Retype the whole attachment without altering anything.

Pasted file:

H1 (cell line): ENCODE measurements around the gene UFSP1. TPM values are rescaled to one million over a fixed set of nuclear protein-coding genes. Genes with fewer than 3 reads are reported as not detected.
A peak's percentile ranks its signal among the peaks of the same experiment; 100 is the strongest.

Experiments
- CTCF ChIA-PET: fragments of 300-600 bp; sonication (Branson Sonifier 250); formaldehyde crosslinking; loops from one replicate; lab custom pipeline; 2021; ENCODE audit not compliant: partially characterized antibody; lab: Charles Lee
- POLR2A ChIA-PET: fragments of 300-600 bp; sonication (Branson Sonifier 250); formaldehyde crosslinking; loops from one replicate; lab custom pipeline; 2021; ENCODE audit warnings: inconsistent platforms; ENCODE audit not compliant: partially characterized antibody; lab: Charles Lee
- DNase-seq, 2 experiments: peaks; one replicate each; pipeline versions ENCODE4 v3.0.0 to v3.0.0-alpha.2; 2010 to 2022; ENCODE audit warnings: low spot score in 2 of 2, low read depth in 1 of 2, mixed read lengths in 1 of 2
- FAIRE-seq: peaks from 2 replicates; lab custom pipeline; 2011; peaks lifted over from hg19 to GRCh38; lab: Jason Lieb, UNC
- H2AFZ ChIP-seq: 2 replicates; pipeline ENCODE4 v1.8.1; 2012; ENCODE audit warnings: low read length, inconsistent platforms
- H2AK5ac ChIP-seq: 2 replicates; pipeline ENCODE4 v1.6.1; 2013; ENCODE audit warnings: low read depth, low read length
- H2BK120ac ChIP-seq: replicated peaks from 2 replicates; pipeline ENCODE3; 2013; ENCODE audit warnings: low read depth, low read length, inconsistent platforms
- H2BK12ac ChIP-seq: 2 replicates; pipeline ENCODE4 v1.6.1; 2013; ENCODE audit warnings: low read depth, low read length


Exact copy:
H1 (cell line): ENCODE measurements around the gene UFSP1. TPM values are rescaled to one million over a fixed set of nuclear protein-coding genes. Genes with fewer than 3 reads are reported as not detected.
A peak's percentile ranks its signal among the peaks of the same experiment; 100 is the strongest.

Experiments
- CTCF ChIA-PET: fragments of 300-600 bp; sonication (Branson Sonifier 250); formaldehyde crosslinking; loops from one replicate; lab custom pipeline; 2021; ENCODE audit not compliant: partially characterized antibody; lab: Charles Lee
- POLR2A ChIA-PET: fragments of 300-600 bp; sonication (Branson Sonifier 250); formaldehyde crosslinking; loops from one replicate; lab custom pipeline; 2021; ENCODE audit warnings: inconsistent platforms; ENCODE audit not compliant: partially characterized antibody; lab: Charles Lee
- DNase-seq, 2 experiments: peaks; one replicate each; pipeline versions ENCODE4 v3.0.0 to v3.0.0-alpha.2; 2010 to 2022; ENCODE audit warnings: low spot score in 2 of 2, low read depth in 1 of 2, mixed read lengths in 1 of 2
- FAIRE-seq: peaks from 2 replicates; lab custom pipeline; 2011; peaks lifted over from hg19 to GRCh38; lab: Jason Lieb, UNC
- H2AFZ ChIP-seq: 2 replicates; pipeline ENCODE4 v1.8.1; 2012; ENCODE audit warnings: low read length, inconsistent platforms
- H2AK5ac ChIP-seq: 2 replicates; pipeline ENCODE4 v1.6.1; 2013; ENCODE audit warnings: low read depth, low read length
- H2BK120ac ChIP-seq: replicated peaks from 2 replicates; pipeline ENCODE3; 2013; ENCODE audit warnings: low read depth, low read length, inconsistent platforms
- H2BK12ac ChIP-seq: 2 replicates; pipeline ENCODE4 v1.6.1; 2013; ENCODE audit warnings: low read depth, low read length